As drug makers race to bring cancer treatments to market, a new study finds about half of the supporting clinical trials for cancer medicines recently approved in Europe had a high risk of bias, underscoring concerns about approval standards and exaggerated benefits for patients.

Concerned about potential flaws in design, analysis, and reporting of studies, the researchers examined randomized, controlled trials used to win approval in Europe for cancer drugs from 2014 to 2016. During that time, the European Medicines Agency approved 32 new cancer medicines based on 54 studies. Of these, 41, or 76%, were randomized and controlled, but publications were available for only 39.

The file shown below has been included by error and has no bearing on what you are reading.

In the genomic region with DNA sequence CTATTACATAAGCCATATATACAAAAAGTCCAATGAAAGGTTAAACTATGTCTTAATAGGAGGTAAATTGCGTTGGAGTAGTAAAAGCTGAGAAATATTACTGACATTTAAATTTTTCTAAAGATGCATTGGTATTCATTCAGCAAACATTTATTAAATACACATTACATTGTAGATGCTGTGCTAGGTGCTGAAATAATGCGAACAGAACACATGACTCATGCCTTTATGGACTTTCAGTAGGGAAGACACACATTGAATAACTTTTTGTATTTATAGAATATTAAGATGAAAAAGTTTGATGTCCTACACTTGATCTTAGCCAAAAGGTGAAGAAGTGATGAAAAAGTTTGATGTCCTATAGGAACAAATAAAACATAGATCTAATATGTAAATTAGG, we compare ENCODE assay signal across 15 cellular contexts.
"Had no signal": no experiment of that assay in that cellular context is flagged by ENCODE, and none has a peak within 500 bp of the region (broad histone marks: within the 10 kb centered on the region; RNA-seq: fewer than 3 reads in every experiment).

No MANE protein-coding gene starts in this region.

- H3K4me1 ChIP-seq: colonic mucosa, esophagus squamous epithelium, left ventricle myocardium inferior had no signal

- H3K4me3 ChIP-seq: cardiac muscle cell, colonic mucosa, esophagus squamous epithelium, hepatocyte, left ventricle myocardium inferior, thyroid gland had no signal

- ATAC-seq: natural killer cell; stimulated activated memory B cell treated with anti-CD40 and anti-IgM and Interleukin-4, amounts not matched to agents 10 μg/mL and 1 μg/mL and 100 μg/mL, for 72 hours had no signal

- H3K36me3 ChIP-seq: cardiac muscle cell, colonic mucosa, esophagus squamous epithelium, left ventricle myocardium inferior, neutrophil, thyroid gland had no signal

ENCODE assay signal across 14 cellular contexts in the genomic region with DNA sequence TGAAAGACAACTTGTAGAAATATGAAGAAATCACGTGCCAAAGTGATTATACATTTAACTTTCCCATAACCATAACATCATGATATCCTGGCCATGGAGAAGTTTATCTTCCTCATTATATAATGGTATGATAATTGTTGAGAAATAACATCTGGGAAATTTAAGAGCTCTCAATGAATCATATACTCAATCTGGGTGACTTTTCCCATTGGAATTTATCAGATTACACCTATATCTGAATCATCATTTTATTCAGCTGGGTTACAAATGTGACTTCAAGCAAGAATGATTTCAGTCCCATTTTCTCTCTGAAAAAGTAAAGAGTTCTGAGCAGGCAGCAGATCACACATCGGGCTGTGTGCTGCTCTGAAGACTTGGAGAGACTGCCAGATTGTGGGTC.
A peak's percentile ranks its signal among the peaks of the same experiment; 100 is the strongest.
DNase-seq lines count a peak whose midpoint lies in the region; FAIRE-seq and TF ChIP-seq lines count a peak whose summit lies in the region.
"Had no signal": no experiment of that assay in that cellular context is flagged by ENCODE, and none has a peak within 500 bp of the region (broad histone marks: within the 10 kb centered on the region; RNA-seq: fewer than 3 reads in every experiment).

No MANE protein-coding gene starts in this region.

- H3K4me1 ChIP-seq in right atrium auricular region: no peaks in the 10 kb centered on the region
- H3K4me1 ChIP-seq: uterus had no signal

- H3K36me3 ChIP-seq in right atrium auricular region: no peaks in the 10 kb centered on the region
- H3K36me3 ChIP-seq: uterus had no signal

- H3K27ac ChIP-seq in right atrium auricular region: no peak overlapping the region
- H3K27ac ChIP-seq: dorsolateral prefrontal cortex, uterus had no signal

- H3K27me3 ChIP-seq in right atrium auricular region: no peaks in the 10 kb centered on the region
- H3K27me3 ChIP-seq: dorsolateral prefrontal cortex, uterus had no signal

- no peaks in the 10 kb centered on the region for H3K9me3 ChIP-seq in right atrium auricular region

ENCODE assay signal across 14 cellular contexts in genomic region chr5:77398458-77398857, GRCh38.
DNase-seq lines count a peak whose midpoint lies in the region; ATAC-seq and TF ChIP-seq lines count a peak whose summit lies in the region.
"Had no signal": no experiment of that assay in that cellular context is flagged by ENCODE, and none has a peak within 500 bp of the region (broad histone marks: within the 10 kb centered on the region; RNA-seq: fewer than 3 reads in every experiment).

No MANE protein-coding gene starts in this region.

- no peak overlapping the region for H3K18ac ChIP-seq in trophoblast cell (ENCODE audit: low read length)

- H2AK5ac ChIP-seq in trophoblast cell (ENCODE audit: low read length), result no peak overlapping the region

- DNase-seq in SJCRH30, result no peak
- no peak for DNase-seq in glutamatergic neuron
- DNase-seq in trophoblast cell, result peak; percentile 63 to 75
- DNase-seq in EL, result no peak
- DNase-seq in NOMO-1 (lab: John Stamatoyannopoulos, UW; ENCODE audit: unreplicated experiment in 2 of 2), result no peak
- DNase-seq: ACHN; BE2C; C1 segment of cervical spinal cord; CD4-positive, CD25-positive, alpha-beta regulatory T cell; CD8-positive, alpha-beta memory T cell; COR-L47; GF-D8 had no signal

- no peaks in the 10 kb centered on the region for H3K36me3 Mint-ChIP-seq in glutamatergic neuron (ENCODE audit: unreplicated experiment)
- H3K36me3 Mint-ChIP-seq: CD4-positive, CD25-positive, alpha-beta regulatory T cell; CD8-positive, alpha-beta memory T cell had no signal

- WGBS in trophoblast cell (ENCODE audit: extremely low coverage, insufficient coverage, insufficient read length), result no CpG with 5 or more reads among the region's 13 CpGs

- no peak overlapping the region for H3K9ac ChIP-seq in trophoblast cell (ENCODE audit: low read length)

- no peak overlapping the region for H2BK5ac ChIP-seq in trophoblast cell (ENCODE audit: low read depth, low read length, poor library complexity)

Unlock this article by subscribing to STAT Plus and enjoy your first 30 days free!


What is it?

STAT Plus is STAT's premium subscription service for in-depth biotech, pharma, policy, and life science coverage and analysis. Our award-winning team covers news on Wall Street, policy developments in Washington, early science breakthroughs and clinical trial results, and health care disruption in Silicon Valley and beyond.

What's included?

  • Daily reporting and analysis
  • The most comprehensive industry coverage from a powerhouse team of reporters
  • Subscriber-only newsletters
  • Daily newsletters to brief you on the most important industry news of the day
  • Online intelligence briefings
  • Frequent opportunities to engage with veteran beat reporters and industry experts
  • Exclusive industry events
  • Premium access to subscriber-only networking events around the country
  • The best reporters in the industry
  • The most trusted and well-connected newsroom in the health care industry
  • And much more
  • Exclusive interviews with industry leaders, profiles, and premium tools, like our CRISPR Trackr.

A roundup of STAT’s top stories of the day in science and medicine

Privacy Policy